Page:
Waymo, Alphabet's self-driving car company, filed its trade secrets theft lawsuit against Uber almost one year ago. If the case had immediately gone to trial, it might have looked a bit different. By now, though, tales of Uber’s broken culture have been splashed across front webpages, new CEO Dara Khosrowshahi is a public contrition pro, and former CEO Travis Kalanick, the guy who allegedly drove the whole "win at all costs" ethos from the top, is, well, former.
That makes Kalanick a very useful device for Waymo’s legal team. On Monday, the first day of the blockbuster trial over autonomous vehicle lasers between Uber and Waymo, the Waymo lawyers made it clear: Kalanick will play the bad guy here.
“Mr. Kalanick, the CEO at the time at Uber, made a decision that winning was more important than obeying the law,” Waymo lawyer Charles Verhoeven said Monday in his opening statement in front of a San Francisco courtroom. “No matter if it meant breaking some rules or doing the wrong thing, or, in this case, taking trade secrets from a competitor.”
According to Waymo’s narrative, Kalanick is a vital part of an alleged conspiracy to steal self-driving car secrets. The other main character is Anthony Levandowski, the former Google engineer who ended up working on Uber’s self-driving tech. Verhoeven alleged that even before Levandowski had left Google to form a self-driving truck startup that Uber would eventually buy, he and Kalanick had schemed to use Google know-how to “leapfrog” the competition. The Waymo team cast this case as a referendum on that Kalanick era, and by extension, on the whole Silicon Valley-flavored “move fast and break things” spirit.
The Waymo lawyer read the alleged plotters' suspicious text messages aloud in court: “I just see this as a race and we need to win, second place is first looser [sic],” Levandowski wrote in a March 2016 to Kalanick, six months before Uber would announce it had acquired his company.
Waymo trotted out a number of creepy-sounding communications from Kalanick. According to internal Uber notes on one meeting that Waymo says concerned the truck startup acquisition, Kalanick hoped to get “source,” “all of their data,” “IP”, and “pound of flesh” out of the transaction.
“The evidence is going to show that Mr. Kalanick was driving this,” Verhoeven said. “He was the one who decided to break the rules.”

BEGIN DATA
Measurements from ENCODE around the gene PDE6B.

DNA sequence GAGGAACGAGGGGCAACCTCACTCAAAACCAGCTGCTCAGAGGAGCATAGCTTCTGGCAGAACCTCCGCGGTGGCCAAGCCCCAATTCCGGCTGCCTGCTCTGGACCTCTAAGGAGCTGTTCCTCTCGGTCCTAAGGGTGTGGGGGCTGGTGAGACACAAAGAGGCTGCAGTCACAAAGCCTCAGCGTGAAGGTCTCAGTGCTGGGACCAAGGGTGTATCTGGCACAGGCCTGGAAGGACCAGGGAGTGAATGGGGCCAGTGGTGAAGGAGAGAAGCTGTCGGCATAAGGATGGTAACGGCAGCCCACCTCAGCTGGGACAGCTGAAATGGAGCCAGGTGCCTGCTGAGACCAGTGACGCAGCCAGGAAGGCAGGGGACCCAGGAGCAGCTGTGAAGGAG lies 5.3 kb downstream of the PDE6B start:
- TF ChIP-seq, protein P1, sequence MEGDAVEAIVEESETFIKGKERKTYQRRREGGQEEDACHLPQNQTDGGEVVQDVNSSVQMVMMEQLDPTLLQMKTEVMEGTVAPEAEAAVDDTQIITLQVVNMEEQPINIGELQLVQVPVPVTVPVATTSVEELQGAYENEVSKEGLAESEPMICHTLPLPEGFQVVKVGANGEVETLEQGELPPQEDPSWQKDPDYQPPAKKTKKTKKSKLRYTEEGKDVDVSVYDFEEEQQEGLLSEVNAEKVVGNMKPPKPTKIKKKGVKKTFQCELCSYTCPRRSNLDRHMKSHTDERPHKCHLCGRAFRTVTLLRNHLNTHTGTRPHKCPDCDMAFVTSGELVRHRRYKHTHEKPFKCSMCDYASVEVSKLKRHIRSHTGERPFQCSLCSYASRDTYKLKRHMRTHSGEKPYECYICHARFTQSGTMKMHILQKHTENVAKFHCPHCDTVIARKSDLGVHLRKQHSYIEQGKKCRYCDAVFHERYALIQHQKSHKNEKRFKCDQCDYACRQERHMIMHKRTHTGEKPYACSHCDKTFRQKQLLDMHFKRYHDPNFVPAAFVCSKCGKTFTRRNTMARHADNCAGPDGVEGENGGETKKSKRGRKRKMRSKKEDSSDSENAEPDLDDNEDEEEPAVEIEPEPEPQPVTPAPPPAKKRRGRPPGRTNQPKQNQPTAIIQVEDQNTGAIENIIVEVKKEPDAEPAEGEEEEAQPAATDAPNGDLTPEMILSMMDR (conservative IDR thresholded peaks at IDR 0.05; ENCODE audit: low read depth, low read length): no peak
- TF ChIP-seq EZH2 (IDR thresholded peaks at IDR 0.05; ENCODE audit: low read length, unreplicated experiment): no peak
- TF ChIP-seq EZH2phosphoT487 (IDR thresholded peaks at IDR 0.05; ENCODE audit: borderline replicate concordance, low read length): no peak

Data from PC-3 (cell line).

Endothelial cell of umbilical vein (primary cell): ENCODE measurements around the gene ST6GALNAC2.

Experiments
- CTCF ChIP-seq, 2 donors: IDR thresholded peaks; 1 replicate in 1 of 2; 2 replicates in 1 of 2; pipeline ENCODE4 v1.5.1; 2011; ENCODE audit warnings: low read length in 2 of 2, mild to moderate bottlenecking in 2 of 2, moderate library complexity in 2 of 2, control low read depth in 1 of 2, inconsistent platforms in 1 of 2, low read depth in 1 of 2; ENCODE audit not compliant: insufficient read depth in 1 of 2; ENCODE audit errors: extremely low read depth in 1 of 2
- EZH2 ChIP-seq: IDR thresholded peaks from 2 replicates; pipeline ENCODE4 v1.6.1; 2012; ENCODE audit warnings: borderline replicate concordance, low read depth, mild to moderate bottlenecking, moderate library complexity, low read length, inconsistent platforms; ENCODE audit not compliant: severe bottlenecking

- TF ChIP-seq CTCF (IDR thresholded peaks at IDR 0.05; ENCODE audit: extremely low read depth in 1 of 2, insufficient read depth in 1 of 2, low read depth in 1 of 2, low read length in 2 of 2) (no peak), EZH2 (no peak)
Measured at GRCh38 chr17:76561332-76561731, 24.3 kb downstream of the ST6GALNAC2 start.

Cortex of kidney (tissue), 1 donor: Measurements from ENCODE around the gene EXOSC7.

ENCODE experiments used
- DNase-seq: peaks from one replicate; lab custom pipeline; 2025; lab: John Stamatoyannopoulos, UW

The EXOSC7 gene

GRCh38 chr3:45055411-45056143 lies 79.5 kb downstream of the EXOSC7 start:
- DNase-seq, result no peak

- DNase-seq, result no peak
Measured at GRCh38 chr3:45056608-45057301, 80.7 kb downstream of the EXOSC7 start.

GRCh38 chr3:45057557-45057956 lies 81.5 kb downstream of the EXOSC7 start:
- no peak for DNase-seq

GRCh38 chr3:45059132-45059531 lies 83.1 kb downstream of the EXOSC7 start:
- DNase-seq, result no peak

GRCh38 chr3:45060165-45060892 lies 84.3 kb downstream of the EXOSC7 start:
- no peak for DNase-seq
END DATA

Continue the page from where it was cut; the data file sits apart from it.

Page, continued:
It's important for Waymo to pin this case on Kalanick, and not just Levandowski. In order to win here, the Alphabet company has to a) prove Levandowski took their tech, b) Uber used that stolen tech, and c) that stolen tech was actually a trade secret, and not just something any smart engineer could figure out. If Uber can show this is just the case of one rogue engineer gone bad, then it might get off scot-free.
But if Waymo can piece together a compelling narrative of Uber malfeasance and cheatery with Kalanick and Levandowski at its center, the company might sway the trial's 10 jurors to award it billions in damages. Or—worst case scenario for Uber—the judge to grant it an injunction that will shut down the ridehail company's self-driving car arm, at least until Waymo gains back whatever head start it lost to Uber.1
If Kalanick is the big baddie, then Waymo laid the groundwork to portray itself as the kind, innovative, gentle landing place for self-driving car geniuses. Lawyers played a fun promo video depicting the company' groundbreaking testing work in Phoenix, Arizona. By contrast, Waymo CEO John Krafcik, called as the trial’s first witness, intimated that Levandowski’s approach to self-driving tech bordered on unsafe. “Anthony had a strong point of view that we didn’t need those redundancies,” he said, referring to the practice of having multiple computer systems backing up the car in case something goes wrong. He said Waymo’s approach was different: “I couldn't imagine we would put a car on the road without that level of redundancy,” he said.
But Uber also had a chance to lay out its own theory of the case. Uber lawyer Bill Carmody attempted to corner Krafcik into admitting Waymo was very unsettled by Uber's self-driving car project, and intimated the lawsuit may be a panicky reaction to strong competition.
And in his own way, Carmody defended Kalanick's honor. Sure, those communications may look "sensational", he told the jurors. But looking isn’t enough for a Waymo win. He argued no one at Uber actually did anything illegal. “There’s not a single piece of Google proprietary information at Uber,” he said during his opening statement. “I’m talking about nothing. Zero. That’s it. Period.”
Carmody began to separate Uber from whatever Levandowski might have done. He argued that Uber’s Levandowski hire was unfortunate—but only because the engineer didn't get results, even in his speciality, lidar laser sensing. “For all his time at Uber, all they had to show is this lawsuit,” Carmody said. Uber fired Levandowski in May for refusing to cooperate with its investigation.
Uber lawyers also began laying the groundwork for a broader claim about engineering. The question they posed was this: What happens if aggressive trade secrets assertions stop workers from changing jobs, and using their well-honed skills to make more money for someone else? “Engineers in California and the rest of America are free to go from one job to another,” Carmody said, implying that a finding against Uber could change that.
Levandowski has claimed his fifth amendment right against self-incrimination, so while he may take the stand, don’t count on hearing anything substantive from him anytime soon. Kalanick, on the other hand, will testify later this week, and Waymo will have a chance to paint him as the villain they want the jury to see.
1Correction appended 02/05/2018 10:10 pm EST: This article was updated to clarify the potential terms of a court injunction.